We Protestants (or at least our forebears) know what it is to be the persecuted minority religion. Because of our refusal to swear oaths and serve in the military, our Anabaptist ancestors were often arrested and killed, sometimes with a gruesomely ironic drowning. We even suffered at the hands of other Protestants, watching in horror as Lutheran and Calvinist brothers turned our leaders over to secular authorities. We wouldn’t wish that fate on our worst enemies, and so we should never wish it upon any other religion

Baptist John Leland goes even farther:

“The liberty I contend for is more than toleration. The very idea of toleration is despicable; it supposes that some have a preeminence above the rest to grant indulgence, whereas all should be equally free, Jews, Turks, Pagans and Christians.”

Toleration is a weak word. It suggest we know firmly we are right, and we merely allow the other faiths of the world to exist at our pleasure, provided they don’t get out of line.

On the notion of certainty, listen to this little gem from staunch Calvinist Pierre Bayle:

“It is utterly impossible to arrive at such a degree of certainty with regard to this single Point of Fact, that such a Text of Scripture is justly rendered; that a Word which is now in the Greek or Hebrew Copies, has been always in them; and that the Sense which the Paraphrasts, the Commentators, and Translators give it, is exactly that of the Author. We may have a moral Certainty of this, and founded on very high Probabilities; but after all, this kind of Certainty may subsist in the Soul of one who is actually deceived, and therefore is no infallible Character of Truth: This is not what we call Criterium Veritatis, that is irresistible Evidence, whereby we know, for example, that the Whole is greater than its Part; that if from equal things we take things equal, the remainder will be equal; that six is half twelve, &c.”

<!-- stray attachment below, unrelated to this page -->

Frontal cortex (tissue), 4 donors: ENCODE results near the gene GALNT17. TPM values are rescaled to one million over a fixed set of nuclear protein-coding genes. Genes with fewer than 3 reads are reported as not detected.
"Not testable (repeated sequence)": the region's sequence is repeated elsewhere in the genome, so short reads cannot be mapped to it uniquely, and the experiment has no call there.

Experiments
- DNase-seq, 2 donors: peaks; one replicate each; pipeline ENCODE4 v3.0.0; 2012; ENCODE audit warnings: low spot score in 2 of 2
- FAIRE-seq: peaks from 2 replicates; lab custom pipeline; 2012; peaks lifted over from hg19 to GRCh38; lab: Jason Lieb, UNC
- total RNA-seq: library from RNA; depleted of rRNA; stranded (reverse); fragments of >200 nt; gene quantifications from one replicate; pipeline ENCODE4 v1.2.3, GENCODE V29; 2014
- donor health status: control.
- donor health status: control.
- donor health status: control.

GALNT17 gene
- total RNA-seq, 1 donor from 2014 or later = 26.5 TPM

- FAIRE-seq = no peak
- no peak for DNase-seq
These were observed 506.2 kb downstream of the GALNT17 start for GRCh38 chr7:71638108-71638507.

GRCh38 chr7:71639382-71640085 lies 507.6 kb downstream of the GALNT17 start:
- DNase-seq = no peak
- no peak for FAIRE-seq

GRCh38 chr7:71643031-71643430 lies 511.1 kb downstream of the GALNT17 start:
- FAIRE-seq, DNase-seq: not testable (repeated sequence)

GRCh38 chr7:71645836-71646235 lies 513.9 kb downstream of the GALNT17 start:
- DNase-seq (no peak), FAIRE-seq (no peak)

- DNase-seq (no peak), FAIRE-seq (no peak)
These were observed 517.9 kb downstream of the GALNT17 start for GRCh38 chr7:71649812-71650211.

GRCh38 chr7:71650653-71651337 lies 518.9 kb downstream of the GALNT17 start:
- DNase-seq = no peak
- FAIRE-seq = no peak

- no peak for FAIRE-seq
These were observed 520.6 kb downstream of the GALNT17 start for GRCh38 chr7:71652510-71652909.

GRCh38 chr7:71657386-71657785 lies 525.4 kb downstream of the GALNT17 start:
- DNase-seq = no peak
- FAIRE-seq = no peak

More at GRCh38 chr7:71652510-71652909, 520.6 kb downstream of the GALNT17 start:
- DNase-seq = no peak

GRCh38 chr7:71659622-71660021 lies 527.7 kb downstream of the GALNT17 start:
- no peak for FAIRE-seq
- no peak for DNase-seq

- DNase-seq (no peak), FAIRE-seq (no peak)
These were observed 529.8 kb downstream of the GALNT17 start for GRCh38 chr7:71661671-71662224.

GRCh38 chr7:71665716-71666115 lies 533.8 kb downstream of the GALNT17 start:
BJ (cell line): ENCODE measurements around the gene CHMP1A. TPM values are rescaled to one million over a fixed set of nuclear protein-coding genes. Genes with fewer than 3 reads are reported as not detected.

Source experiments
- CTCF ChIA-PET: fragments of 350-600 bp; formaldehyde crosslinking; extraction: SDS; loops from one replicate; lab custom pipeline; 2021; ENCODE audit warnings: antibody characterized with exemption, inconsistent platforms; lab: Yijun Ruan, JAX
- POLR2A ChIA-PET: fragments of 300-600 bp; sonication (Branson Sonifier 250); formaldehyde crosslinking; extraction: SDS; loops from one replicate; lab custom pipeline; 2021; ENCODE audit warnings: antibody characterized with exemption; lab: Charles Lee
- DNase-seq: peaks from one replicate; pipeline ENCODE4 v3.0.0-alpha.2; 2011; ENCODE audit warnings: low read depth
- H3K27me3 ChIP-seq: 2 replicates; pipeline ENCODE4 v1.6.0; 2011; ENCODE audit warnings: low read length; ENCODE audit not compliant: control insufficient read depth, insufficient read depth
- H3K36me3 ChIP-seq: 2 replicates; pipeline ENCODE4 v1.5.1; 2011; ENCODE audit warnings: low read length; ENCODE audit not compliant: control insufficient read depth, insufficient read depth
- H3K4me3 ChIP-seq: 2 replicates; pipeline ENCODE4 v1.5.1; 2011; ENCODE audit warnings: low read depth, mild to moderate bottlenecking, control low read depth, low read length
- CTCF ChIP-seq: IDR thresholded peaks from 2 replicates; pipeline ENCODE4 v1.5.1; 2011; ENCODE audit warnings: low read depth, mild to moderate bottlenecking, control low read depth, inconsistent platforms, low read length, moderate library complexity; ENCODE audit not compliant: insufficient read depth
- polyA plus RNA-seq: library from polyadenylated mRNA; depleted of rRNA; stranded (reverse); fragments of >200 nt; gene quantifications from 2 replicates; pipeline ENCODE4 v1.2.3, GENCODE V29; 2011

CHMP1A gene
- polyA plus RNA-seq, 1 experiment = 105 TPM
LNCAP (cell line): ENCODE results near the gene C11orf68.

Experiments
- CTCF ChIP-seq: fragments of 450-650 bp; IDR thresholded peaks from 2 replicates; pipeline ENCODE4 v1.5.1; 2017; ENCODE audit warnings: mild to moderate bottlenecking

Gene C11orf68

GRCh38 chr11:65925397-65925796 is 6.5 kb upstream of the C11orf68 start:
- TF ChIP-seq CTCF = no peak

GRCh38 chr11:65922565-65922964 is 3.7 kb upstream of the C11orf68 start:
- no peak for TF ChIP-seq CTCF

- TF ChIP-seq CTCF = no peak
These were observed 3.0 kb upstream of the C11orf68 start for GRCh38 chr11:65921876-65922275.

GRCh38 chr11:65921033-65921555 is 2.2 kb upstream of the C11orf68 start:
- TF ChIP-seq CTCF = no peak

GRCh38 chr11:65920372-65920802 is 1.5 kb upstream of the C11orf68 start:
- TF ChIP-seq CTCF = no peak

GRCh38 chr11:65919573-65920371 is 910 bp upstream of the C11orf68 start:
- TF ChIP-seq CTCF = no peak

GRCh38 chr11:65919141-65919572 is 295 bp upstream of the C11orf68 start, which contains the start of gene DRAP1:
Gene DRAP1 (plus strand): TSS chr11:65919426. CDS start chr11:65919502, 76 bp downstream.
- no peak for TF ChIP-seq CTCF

Bayle points out, and rightly, that even in one aspect of our faith, scripture, we can never be entirely certain. We can never know, beyond all shadows of any doubt, that we have chosen the right faith (partially because doubt is a part of faith, but that’s for another post) so what right do we have, ultimately, to question the faith of another? We can be convinced of our own beliefs, surely, but not because of logical proofs, but because of faith. Likewise, a Muslim is convinced of his or her faith because of belief, not logic. To attempt to argue correctness on some kind of logical, empirical ground is foolish. And it gets us no closer to understanding truth. What we need is tolerance and respect.